Three announcements: 1. I have been accepted into a pilot study program at Yad Vashem this Nov.27-Dec.7. Only 20-25 participants were accepted. 2. We will be starting an Indiegogo fund raiser for an educational project for Yad Vashem and all the research libraries that have our book. I am doing an audio book with a music score that will utilize the talents of professional actors from Buffalo, NY ( with the help of my son Aaron Krygier and friends), Hamilton, Ontario, and NYC (with the help of Lee Wilkof and friends). Two well known classical guitarists Scott Ouellette and Brian Farrell will be composing the music along with me and a well know sound designer, John Sisti, in LA will do the final sound mix. I will also make a documentary of the whole process. Details in the next two days with a link to all the info. This is a not for profit project and everyone is donating their time and talent. There will be thank you gifts. We are needing the funds solely for production costs including a trip to NY, LA, recording studio time in NY for 2-3 days and other production costs/minor equipment. 3. We have recently had some very kind words said about our book: “Dear Joe, I started your book this morning and finished this afternoon, couldn’t put it down, Yasher Koach (ask Victor if you don’t know what this means.) I have read dozens of books on the Holocaust and have known hundreds of survivors, so there was nothing new for me in Victor’s story, but the way you both told his story was very unique. You were able to be succinct yet thorough and very connected emotionally. The chronology was easy to follow and Victor’s post Holocaust story made him even more identifiable. I think that this book would be excellent in the beginning of any Holocaust study, particularly in public schools. Because Victor doesn’t go into detail on all of the horrors and trauma he experienced before, during and after the War, it is as gentle a way as possible to begin studying the Shoa.Thank you so much for sharing A Rage to Live with me. I plan on having my grandsons read it when they begin studying the Holocaust in Hebrew school soon. Jane also plans to read it. I agree, it did read like Victor was sitting telling his story over a cup of coffee, not an easy task for an author. Keep writing Joe, you have a gift for clarity without sacrificing emotion and meaning…” Ed F.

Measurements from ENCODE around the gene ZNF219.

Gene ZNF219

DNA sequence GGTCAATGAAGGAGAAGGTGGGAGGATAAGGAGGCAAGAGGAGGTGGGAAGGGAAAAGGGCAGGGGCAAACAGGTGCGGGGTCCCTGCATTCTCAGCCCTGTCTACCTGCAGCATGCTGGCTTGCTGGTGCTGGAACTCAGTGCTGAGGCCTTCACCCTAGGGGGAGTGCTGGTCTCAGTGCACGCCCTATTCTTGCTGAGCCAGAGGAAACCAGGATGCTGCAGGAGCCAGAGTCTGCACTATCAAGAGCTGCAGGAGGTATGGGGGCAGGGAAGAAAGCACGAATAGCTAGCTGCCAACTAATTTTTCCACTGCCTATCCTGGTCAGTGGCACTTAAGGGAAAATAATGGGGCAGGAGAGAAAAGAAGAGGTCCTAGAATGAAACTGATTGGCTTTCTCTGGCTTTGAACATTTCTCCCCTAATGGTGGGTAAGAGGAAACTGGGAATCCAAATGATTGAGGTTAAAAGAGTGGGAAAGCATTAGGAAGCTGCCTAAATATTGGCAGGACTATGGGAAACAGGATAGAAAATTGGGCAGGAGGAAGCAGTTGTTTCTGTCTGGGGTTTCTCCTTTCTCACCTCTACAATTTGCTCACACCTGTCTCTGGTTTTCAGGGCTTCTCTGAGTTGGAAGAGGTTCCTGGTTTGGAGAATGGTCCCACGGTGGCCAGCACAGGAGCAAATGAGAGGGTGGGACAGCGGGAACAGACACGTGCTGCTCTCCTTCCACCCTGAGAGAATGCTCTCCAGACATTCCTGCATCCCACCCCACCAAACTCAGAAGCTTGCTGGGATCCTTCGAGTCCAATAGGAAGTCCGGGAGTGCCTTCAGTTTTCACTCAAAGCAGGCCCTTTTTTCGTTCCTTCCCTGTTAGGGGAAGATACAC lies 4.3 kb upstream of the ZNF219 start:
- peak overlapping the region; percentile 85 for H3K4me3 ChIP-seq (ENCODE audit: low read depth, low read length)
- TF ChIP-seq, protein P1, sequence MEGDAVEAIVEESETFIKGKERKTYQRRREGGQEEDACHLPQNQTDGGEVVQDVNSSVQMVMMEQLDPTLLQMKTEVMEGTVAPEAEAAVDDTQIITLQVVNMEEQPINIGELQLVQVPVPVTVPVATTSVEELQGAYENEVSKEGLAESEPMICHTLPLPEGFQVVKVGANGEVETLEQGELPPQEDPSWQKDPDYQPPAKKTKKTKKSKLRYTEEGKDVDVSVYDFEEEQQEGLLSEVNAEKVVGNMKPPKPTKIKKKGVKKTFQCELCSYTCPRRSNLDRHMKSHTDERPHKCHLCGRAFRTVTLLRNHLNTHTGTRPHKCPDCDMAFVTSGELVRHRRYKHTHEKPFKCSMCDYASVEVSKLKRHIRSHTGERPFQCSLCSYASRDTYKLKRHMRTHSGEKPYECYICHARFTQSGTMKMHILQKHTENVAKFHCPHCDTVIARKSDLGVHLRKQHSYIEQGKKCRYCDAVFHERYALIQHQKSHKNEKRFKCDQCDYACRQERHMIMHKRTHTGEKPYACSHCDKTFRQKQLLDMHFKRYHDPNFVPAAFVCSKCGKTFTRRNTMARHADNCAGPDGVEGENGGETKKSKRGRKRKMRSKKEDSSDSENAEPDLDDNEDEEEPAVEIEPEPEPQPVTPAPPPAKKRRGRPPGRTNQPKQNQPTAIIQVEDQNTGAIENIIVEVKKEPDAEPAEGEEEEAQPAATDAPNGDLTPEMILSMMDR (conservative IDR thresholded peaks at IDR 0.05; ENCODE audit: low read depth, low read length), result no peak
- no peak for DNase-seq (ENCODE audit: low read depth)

And from Kitty S:
Just wanted to tell you that I just finished the book. Victor’s irrepressible nature is kept alive in this book through the poignant as well as remarkable moments that unfold. I think you both did a remarkable job and I know it would have never been accomplished without your intervention. He does sound like an amazing man and the story that is told, needs to be told again and again. I almost feel as if I know him and his hearty laugh and great sense of humor.
I’m so glad that I met you and that I was able to read this book. Is your play finished? Please keep me posted on when and where it might get produced.
You told me that Victor has Alzheimer’s but at least you got to be with him for all that time and he did get to see his story completed. What a wonderful thing for him and his family.
One of the many parts that moved me was when he got out of the camps and the time in England and saving food as they were so used to not eating enough. I think that this part of life after is not as well documented. Of course, the horror of the camps can never really be understood completely if one had not been there, although the descriptions do give one a very good idea.
Anyway, thanks for getting this book to press and keep up the good work!… wanted to say one more thing about the book. I thought that those poems written by the classes in which Victor spoke were truly amazing! It was as if they had absorbed Victor’s experiences so that the poems seemed as if they had gone through them. He must have made quite an impact.
All the best to you a Deborah.”